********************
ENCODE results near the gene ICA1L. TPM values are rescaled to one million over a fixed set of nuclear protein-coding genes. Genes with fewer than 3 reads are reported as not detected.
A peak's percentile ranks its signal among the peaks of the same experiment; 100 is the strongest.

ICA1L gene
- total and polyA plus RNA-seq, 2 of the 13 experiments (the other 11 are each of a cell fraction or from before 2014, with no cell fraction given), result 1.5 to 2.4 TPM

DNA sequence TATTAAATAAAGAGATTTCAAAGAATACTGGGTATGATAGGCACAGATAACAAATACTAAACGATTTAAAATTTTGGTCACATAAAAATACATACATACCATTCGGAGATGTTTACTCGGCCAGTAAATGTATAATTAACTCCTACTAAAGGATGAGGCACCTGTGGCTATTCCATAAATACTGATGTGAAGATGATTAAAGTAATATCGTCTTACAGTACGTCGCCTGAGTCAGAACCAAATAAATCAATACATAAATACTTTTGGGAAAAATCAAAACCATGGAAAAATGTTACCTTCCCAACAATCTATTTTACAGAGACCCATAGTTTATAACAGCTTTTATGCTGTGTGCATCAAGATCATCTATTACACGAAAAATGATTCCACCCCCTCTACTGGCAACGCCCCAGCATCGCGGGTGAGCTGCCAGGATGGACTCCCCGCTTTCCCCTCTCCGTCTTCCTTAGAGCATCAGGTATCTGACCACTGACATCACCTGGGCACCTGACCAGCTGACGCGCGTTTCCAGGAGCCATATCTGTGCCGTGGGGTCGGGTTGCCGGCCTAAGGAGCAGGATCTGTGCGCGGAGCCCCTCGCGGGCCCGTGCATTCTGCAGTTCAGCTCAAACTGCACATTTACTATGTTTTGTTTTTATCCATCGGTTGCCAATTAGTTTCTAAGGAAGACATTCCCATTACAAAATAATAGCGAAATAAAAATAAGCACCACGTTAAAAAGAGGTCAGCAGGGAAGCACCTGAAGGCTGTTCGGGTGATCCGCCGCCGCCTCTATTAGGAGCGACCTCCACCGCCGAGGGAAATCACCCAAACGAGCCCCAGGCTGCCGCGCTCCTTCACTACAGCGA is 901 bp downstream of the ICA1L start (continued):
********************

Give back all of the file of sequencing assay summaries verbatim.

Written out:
ENCODE results near the gene ICA1L. TPM values are rescaled to one million over a fixed set of nuclear protein-coding genes. Genes with fewer than 3 reads are reported as not detected.
A peak's percentile ranks its signal among the peaks of the same experiment; 100 is the strongest.

ICA1L gene
- total and polyA plus RNA-seq, 2 of the 13 experiments (the other 11 are each of a cell fraction or from before 2014, with no cell fraction given), result 1.5 to 2.4 TPM

DNA sequence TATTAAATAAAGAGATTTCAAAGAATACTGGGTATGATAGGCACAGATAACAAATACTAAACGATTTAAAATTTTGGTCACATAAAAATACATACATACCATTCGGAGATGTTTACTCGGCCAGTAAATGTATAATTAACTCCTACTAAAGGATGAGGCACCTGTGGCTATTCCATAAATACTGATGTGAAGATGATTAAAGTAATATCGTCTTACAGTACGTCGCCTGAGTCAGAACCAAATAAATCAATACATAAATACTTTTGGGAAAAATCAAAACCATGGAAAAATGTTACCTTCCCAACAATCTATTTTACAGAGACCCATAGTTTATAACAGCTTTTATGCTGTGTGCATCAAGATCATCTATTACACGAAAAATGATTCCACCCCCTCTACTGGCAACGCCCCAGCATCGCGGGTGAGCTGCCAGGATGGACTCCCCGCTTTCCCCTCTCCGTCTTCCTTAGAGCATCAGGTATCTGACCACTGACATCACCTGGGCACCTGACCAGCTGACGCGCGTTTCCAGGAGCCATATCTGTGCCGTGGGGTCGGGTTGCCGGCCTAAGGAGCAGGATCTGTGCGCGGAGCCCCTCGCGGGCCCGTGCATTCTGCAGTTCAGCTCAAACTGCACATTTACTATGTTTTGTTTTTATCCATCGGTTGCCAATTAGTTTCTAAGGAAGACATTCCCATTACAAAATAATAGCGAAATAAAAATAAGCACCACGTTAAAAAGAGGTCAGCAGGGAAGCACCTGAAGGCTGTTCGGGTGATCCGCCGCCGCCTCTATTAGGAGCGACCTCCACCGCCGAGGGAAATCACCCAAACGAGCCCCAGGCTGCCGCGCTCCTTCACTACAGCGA is 901 bp downstream of the ICA1L start (continued):